Stalag 17 (1953) Script

I don't know about you, but it always makes me sore when I see those war pictures about flying leathernecks and submarine patrols and frogmen and guerrillas in the Philippines.

What gets me is that there never w-w-was a movie about P.O.W.s about prisoners of war.

My name is Clarence Harvey Cook, they call me Cookie.

I was shot down over Magdeburg, Germany, back in '43.

That's why I stammer once in a while, especially when I get excited.

I spent two and a half years in Stalag 17.

"Stalag" is the German word for prison camp.

And Number 17 was somewhere on the Danube.

There were about 40,000 P.O.W.s there, if you bother to count the Russians, the Poles and the Czechs.

In our compound, there were about 630 of us.

All American airmen: radio operators, gunners and engineers. All sergeants.

Now, put 630 sergeants together and, oh mother, you've got yourself a situation!

There was more fireworks shooting off around that joint...

Take, for instance, the story about the spy we had in our barracks.

It was about a week before Christmas in '44.

Two of our guys, Manfredi and Jonson, to be exact, were just getting set to blow the place.

Animal? Animal! Get up!

Betty Grable's on the phone!

Here's your civilian clothes. OK, Hoffy.

Remember, bury your army outfits before you get out of the forest.

Your compass is the top button of this jacket.

Anybody asks for your papers, you're French labourers.

Here's your map, Kraut money, Swiss Francs.


Let's hear it once more. We've been over it a hundred times.

Let's hear it again.

We stick to the forest going west till we hit the Danube.

Then we follow the Danube up to Linz.

In Linz, we hop a barge and go to Ulm.

Stop it, Joey! Joey, go back to sleep!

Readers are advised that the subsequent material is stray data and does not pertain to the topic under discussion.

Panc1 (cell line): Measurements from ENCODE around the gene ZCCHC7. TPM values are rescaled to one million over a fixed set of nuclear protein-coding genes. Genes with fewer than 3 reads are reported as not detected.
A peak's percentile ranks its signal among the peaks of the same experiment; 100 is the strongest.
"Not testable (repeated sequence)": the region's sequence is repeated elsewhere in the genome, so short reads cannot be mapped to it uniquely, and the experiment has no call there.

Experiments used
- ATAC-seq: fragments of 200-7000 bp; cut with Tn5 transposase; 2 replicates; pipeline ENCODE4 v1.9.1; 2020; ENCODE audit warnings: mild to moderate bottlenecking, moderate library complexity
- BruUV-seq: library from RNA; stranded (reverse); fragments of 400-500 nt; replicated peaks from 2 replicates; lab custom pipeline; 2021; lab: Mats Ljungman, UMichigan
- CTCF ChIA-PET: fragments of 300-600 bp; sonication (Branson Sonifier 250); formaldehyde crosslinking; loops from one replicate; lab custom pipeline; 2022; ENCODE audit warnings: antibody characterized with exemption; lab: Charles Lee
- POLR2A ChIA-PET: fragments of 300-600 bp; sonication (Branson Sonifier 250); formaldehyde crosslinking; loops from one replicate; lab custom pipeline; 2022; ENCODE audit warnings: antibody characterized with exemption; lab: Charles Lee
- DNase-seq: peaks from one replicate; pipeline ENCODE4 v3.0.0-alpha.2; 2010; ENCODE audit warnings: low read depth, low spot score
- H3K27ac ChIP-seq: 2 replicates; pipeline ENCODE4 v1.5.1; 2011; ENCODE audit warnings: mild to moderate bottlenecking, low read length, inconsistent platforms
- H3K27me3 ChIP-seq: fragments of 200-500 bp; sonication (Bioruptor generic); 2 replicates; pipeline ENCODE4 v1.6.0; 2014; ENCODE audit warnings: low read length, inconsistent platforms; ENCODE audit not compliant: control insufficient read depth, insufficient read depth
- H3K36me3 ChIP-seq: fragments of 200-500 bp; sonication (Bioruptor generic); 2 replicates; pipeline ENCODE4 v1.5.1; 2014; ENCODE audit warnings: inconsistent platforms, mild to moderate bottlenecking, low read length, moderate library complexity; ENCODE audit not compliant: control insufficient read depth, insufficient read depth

Go on. You're in Ulm.

We lie low until night, then take a train to Friedrichshafen.

We steal a rowboat, get some fishing tackle and drift south across the lake, till we hit the other side - Switzerland.

Once there, give out a big yodel, so we know you're there. It's a breeze.

Stay out of this. Just one question.

Did you calculate the risk?


You've got ten minutes to get through the tunnel.

You'll come out as the Jerries are changing shifts.


OK. Peel off.

Show 'em, boys. We're with you, all of us.

We'll miss you cruds. Auf Wiedersehen.

They ought to be under the barbed wire soon.

Looks good outside.

I hope they hit the Danube before dawn.

They got a good chance. It's the longest night of the year.

I bet they make it to Friedrichshafen. I bet they reach Switzerland.

I bet they don't get out of the forest. What kind of crack is that?

No crack. Two packs of cigarettes say they don't get out of the forest.

That's enough, Sefton. Crawl back in your sack.

He'd bet on his mother getting hit by a truck!

Anybody call? Sefton, butt out!

Wait a minute. I wanna back those kids. I'll cover ten of that.

I'll take five. Eight.

Put me down for ten. Three.

I'll take one. I'll cover the whole pot.

Anything you say. Cookie?

More cigarettes.

Speak up, boys. I'll cover eight.

Here's four.

Here's two. Here's four.

And four more. I'll cover eight.

Give me three. I bet two.

And a half! No butts.

No butts, no butts.

W-w-will this do or you want more? That'll do.

Speak up, boys. Any more sports in the crowd?

Let's go.

Those filthy Krauts!

What's left of them, Hoffy? Don't ask me.

Price was elected Security.

OK, what happened? I wish I knew.

We had everything figured out to the last detail.

Maybe the Krauts knew about the tunnel all the time!

Shut up! Maybe they were laying for them.

Yeah, maybe. Hold it, Sefton. I said, hold it!

So we heard some shots. Who says they didn't get away?

Anybody here want to double their bet?

Every morning at six on the dot, they'd have the Appell.

That's "roll call" to you.

Every barracks had its own alarm clock.

Our alarm clock was Feldwebel Schulz. Johann Sebastian Schulz.

I understand the Krauts had a composer way back with a Johann Sebastian in it.

But I can tell you one thing, Schulz was no composer.

He was a Schweinehund. Was he ever a lousy Schweinehund.